Second Marriage Financial Information
Category: Personal Finance
Second marriages can be daunting. Partners arrive from previous marriage, perhaps with kids in tow, with high hopes, deep fears and a general wariness about combining finances a second time around. Add in alimony payments, child support and other complications, and things start looking scary. Taking the time to research financial information before entering a second marriage can prevent future squabbles, disagreements or rifts. Problems from a first marriage don't have to trickle into the second.
Don't avoid important financial conversations for fear of disagreement. As marriage becomes a genuine possibility, start talking about attitudes toward saving and spending, financial goals, money goals and beliefs about debt. Seeking premarital counseling establishes a neutral zone for addressing potentially hot-button issues, and engaging a financial consultant introduces professional expertise in the melding, if any, of your assets and financial responsibilities.
People's particular life insurance policies were designed for a specific set of circumstances, so the policy's specifications may need to be changed upon entering a second marriage. Find out if you'll need to change the name of your beneficiary from that of your first spouse to your new mate. In some states this happens automatically. If your ex-spouse owned the life insurance policy, you'll want to transfer ownership or purchase a new life insurance policy. Attorneys can help you determine whether premium payments are counted towards alimony payments for tax purposes.
Some people shy away from the idea of a prenuptial agreement, so broach the subject cautiously and with sensitivity if you're unsure of a new mate's attitudes. Signing prenuptial agreements can protect property, homes, family inheritances or other investments, according to the I Do! Take Two website in the online article, "Financial Planning for Remarriage."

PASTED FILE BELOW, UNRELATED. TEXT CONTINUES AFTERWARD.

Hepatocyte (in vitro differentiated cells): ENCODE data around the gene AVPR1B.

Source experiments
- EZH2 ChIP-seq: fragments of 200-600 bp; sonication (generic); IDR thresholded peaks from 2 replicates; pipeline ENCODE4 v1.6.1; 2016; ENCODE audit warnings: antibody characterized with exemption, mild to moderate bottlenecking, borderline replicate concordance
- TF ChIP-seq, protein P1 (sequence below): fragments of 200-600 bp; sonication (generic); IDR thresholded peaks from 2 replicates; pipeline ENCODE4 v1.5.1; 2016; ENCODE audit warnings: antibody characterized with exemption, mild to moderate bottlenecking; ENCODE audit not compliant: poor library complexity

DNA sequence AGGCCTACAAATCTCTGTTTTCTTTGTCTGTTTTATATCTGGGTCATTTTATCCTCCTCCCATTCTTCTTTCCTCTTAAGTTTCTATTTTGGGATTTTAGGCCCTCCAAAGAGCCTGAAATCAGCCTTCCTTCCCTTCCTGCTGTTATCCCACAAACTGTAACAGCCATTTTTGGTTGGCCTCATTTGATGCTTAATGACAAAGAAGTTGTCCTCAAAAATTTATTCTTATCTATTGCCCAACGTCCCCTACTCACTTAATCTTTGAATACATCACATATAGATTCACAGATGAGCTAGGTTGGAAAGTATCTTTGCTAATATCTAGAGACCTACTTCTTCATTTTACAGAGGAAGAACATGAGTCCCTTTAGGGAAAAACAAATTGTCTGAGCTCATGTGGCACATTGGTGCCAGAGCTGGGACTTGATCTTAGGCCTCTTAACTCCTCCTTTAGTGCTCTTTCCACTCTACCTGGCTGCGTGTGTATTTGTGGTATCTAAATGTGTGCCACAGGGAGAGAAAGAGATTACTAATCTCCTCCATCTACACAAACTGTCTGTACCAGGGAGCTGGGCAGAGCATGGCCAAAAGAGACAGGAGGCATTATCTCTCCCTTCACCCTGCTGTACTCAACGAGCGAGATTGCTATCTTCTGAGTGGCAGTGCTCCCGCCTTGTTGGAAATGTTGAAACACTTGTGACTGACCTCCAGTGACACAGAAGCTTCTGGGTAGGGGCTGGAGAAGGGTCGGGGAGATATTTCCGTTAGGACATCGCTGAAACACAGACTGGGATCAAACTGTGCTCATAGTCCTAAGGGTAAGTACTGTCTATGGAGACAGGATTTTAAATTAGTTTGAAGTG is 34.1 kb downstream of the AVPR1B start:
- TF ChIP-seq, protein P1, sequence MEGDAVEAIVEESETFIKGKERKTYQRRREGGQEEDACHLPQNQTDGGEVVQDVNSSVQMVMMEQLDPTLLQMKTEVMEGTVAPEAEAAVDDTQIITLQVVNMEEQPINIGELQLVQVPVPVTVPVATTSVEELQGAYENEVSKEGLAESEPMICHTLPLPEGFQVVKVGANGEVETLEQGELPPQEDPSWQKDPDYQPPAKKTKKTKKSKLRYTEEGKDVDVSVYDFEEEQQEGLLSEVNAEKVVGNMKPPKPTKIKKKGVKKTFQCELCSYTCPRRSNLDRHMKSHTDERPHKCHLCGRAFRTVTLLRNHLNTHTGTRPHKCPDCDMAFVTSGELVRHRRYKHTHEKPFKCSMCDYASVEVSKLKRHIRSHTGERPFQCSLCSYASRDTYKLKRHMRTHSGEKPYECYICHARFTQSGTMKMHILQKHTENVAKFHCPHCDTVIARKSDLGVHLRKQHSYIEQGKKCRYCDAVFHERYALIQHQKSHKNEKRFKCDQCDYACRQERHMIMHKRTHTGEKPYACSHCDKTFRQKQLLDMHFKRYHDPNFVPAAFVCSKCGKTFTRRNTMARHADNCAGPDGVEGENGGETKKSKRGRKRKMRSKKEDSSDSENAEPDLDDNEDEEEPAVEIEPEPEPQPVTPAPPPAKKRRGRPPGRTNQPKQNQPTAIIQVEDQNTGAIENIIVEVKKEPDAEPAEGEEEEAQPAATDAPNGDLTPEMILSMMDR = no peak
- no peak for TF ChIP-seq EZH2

Assessing financial information upon starting a second marriage involves taking another look at your will. You may want to rename your new spouse as a beneficiary. During this time also make decisions about designating power of attorney and health-care directives to your new spouse. If both partners have sizable estates, you may each decide to leave these to your own children.
After honest discussion and contemplation, partners may decide to keep finances separate when entering a second marriage. If one person has a poor credit score or significant debt, this may be a better option. Avoid confrontation or dissonance by talking about concerns openly, with trust and understanding. Maintaining separate finances doesn't have to mean separate lives; many couples enjoy rewarding marriages while maintaining distinct financial rosters.